Governance of Natural Resources in Africa: Why Some Countries Fail to Negotiate Fair Contracts
The paper concludes that limited restraint or accountability over contract negotiations tempts policy makers to accept unfair and ineffective contracts that provide short-term political solutions to long-term social and economic problems. The conclusion doesn’t suggest that increase beneficiation is the magic bullet. Without resolving wider governance issues, increased taxation will not produce a direct positive effect on the population and sustainable development.
Some studies suggest that countries with abundant natural resources, specifically mineral and fossil fuels have lesser development outcomes than resource poor countries (Karl, T 1997 and Gary, I and Karl, T 2003). This phenomenon popularly known as the resource curse/paradox of plenty is used to describe and narrate the development path of many African countries rich in natural resources but experience poor development outcomes. However empirical evidence also suggests that natural resource abundance does not ipso facto lead to poor development outcomes.
The reasons for this apparent paradox have been varied. From a governance perspective (accountability and transparency), it has been pointed out that in the absence of strong public financial management and institutional mechanisms to ensure transparency and accountability, natural resource abundance might lead to poor development outcomes. This is because malign distributive struggle for rents weakens state institutions and consolidates authoritarianism (Lane & Tornell 1996 Wantchekon & Jensen 2000). Moreover, it entrenches patrimonialism and rent seeking (Wantchekon & Jensen 2000; Wantchekon&Iam 2002 and Bratton (1998:51–66; Bratton and Van de Walle 1997) and limits social accountability owing to the dependence on rent (rather than taxation) for service delivery (Ross 1999, 2001, 2004; Moore 2004, Smith 2004; Campbell 1993; Shambayati 1994; Chaudry 1989). It has also been pointed out that natural resource abundance might lead to poor development outcome because resource rent provides the incentive to instigate the means to sustain conflict (Ross 2004; Bannon & Collier 2003; Berdal M and Malone, D M, 2000). In a context of natural resource abundance and the absence of a viable private sector, politics can involve contest for access to and control of resource rent which might result in intense and contentious elite competition for such resources.
The current governance analytical approaches and policy orientation are however biased towards transparency on rent appropriation and expenditure. Policy actions are too focused on demand side interventions that encourage greater citizen involvement and participation. Nonetheless, it is to be noted that availing information in the public domain is not adequate, and the presumption that relevant stakeholders will use it to pressure for change may not hold true under various circumstances (Alexandra Gillies & Antoine Heuty, 2011). There is emerging evidence that corruption and abuse of authority on natural resource governance occur at the negotiation stage, which is often shrouded in secrecy and devoid of robust horizontal and vertical accountability (Rogerio Ossemane, 2013).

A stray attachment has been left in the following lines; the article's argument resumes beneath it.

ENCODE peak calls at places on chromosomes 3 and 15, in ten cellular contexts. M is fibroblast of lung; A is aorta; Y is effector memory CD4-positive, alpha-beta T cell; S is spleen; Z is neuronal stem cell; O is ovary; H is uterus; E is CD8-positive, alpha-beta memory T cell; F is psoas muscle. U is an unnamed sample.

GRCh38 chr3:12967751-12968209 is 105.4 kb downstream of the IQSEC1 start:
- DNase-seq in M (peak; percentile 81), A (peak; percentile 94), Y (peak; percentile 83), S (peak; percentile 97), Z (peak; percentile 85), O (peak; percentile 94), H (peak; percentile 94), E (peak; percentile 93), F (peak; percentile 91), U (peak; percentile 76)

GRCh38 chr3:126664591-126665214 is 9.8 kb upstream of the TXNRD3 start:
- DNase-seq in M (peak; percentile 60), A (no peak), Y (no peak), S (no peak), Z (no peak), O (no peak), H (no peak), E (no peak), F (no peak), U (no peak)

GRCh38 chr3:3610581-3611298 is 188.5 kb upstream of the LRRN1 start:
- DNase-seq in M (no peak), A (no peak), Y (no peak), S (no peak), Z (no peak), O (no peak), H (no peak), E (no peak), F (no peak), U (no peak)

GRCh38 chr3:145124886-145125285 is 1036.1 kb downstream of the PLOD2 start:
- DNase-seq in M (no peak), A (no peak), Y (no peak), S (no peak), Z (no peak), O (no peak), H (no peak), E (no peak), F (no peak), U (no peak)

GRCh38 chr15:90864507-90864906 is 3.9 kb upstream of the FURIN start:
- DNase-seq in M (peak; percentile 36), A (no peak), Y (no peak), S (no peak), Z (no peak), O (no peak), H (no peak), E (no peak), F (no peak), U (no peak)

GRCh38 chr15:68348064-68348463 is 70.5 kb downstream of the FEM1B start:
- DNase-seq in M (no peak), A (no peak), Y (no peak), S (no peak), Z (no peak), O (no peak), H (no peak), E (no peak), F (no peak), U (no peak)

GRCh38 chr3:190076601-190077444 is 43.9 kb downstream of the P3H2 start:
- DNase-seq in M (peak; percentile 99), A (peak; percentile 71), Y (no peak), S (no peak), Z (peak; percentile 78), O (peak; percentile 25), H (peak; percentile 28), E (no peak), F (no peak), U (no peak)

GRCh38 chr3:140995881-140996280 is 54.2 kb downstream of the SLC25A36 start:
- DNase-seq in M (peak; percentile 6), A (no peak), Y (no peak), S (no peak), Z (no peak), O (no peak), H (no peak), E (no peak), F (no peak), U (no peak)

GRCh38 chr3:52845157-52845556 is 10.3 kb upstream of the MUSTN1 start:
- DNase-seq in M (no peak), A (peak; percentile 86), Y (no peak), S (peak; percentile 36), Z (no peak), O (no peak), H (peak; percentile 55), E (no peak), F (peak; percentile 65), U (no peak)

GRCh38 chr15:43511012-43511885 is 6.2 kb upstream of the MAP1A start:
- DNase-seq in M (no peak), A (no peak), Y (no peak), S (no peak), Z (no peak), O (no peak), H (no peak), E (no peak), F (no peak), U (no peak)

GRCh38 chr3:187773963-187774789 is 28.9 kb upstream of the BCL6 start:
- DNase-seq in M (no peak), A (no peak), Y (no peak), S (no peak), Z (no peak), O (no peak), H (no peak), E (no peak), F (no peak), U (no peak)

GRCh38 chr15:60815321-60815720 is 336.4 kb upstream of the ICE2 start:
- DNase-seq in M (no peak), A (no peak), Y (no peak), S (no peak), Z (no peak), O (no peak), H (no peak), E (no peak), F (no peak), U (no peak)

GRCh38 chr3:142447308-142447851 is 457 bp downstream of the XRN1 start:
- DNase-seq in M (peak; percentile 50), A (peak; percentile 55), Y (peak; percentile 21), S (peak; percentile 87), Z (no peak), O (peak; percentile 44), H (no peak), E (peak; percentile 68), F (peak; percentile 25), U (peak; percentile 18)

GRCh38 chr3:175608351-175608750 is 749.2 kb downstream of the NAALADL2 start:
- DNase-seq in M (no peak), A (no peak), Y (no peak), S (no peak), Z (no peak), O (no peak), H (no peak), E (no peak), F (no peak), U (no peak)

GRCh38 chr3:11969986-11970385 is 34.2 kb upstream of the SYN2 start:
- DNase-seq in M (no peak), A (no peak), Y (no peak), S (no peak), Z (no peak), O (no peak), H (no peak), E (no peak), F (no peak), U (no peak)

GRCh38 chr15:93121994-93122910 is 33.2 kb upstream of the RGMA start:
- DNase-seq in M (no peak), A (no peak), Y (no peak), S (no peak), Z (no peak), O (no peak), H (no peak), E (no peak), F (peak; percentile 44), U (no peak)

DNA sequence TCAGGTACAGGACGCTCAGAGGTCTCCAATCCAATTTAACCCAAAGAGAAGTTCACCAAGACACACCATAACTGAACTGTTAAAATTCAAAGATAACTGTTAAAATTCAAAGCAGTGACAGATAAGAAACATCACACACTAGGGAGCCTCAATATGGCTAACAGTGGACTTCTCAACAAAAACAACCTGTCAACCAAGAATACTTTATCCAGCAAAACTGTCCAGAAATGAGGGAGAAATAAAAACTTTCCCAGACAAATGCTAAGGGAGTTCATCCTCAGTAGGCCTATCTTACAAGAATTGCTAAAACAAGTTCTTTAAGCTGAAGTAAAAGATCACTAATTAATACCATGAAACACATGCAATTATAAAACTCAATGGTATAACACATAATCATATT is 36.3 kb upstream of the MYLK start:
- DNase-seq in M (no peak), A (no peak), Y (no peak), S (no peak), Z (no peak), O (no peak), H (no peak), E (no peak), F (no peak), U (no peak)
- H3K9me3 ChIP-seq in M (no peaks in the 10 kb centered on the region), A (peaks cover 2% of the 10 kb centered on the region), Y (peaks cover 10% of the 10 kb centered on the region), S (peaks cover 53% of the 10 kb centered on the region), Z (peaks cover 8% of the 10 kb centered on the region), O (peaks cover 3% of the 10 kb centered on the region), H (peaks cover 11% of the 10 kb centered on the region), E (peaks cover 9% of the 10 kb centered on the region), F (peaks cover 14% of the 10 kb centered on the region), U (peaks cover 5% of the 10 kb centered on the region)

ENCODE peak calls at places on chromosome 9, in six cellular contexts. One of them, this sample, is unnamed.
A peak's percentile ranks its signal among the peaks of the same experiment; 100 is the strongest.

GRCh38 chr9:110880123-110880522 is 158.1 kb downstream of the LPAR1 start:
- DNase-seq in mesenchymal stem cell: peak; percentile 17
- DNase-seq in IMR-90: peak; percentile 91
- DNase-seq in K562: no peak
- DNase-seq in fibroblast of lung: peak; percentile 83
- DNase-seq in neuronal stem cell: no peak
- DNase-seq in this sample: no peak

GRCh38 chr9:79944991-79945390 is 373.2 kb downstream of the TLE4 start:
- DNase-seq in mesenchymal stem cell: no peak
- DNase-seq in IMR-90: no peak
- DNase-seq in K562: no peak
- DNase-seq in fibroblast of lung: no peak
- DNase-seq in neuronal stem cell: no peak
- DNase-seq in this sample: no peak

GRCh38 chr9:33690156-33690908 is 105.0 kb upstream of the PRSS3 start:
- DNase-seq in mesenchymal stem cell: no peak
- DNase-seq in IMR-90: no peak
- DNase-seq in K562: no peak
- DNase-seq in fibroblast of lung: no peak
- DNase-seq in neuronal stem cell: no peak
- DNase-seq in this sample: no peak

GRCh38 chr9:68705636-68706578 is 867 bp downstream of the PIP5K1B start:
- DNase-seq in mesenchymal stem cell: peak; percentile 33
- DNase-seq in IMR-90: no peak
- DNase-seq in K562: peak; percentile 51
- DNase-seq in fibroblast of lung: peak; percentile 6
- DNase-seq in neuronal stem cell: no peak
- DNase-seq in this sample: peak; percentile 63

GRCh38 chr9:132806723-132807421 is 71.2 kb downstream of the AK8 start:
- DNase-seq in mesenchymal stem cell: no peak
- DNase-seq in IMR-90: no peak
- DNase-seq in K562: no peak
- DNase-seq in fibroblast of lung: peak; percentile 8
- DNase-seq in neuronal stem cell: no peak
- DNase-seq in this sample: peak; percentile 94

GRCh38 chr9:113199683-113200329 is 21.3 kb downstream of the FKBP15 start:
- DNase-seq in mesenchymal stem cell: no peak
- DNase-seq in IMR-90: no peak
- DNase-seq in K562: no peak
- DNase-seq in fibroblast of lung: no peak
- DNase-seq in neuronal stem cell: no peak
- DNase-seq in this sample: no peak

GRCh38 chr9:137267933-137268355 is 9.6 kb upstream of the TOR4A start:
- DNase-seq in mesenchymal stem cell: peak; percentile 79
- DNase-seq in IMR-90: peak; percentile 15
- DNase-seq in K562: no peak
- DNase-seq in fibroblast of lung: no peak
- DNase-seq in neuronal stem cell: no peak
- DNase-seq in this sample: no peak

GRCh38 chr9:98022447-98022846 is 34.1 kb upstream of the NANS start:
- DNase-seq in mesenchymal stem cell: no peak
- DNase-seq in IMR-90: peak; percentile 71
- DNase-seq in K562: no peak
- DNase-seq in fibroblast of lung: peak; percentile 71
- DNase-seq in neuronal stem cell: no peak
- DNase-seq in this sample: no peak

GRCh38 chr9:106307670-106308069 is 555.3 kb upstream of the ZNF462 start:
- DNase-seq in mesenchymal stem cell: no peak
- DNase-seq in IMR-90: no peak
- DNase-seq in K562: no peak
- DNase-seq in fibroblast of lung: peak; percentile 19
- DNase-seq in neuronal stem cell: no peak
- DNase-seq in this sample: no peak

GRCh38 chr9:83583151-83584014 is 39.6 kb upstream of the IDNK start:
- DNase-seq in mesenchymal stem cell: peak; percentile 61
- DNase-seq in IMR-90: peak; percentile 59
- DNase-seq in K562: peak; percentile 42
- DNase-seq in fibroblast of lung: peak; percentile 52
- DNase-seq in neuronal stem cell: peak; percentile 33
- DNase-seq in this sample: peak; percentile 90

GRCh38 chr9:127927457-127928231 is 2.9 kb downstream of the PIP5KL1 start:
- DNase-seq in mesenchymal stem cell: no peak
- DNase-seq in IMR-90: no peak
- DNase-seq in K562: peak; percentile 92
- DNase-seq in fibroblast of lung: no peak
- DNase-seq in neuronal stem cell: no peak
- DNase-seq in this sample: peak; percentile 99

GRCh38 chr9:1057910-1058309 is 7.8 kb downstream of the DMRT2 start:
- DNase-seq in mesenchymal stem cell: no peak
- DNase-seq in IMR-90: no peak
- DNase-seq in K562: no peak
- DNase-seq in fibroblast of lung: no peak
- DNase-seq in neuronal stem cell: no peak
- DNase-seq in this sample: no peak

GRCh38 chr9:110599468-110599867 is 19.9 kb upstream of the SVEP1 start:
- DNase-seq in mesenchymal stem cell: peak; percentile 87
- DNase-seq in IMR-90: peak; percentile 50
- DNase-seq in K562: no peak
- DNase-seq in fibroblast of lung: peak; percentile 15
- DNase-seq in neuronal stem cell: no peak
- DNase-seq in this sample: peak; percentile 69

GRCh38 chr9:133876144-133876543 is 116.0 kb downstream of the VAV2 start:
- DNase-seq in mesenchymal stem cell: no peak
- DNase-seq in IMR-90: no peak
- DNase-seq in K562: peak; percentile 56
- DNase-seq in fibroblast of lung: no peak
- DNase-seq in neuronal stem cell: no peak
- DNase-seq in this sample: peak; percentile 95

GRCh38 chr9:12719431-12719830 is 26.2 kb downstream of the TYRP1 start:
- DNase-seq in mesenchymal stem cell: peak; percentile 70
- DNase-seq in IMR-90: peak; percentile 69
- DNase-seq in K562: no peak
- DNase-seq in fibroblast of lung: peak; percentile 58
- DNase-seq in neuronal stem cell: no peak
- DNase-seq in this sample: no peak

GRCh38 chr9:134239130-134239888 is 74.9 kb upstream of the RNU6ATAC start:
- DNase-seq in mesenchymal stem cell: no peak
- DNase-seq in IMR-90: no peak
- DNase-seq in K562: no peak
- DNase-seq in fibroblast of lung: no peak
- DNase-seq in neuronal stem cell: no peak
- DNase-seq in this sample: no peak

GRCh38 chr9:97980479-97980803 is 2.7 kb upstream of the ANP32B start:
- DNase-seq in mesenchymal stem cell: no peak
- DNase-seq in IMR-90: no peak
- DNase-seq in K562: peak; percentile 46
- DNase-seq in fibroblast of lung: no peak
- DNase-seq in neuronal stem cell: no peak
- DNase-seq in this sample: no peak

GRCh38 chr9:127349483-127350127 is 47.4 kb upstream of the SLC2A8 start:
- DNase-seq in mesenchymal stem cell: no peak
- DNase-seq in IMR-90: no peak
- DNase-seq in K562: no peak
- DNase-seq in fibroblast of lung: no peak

Most importantly, the narrative on the resource curse has largely viewed the level of beneficiation as a constant rather than a variable. Yet the reality is that beneficiation varies considerably both within and across natural resource rich states over time. Varying beneficiation is not just an empirical fact or accident. It has policy implications and provides insights to state society relations (social/vertical accountability), the quality of governance institutions (horizontal accountability) and the fiscal regimes (public financial management) that may emerge in resource rich states. The conversations on the varying level of beneficiation so far focus on technical and capacity issues. Whilst governance has been mentioned, most invariably in composite surveys (RGI 2013), there is limited analytical examination and a nuanced perspective on the causal relationship between governance quality and the level of beneficiation.
Drawing insights from new institutional economics, this paper proposes an analytical narrative and framework to examine differentiated levels of beneficiation. The framework hypothesizes that the varying degree of beneficiation over time and space is not the result of ignorance or accident but of deliberate choices by government after careful examination of potential cost and benefits. Building on the agency theory, it proposes four hypotheses that high levels of beneficiation seem to be correlated with strong legal and political oversight over discretionary contract negotiations. The first hypothesis (H1) proposes that Very low level of beneficiation but high level of corruption and uneven development outcomes; H2: Fairly good level of beneficiation but uneven development outcome across space and different political constituencies; H3: Fairly good level of beneficiation; high levels of corruption; strong patronage/rent seeking and probable slow improvement in development; H4: High level of beneficiation and strong sustainable development outcomes.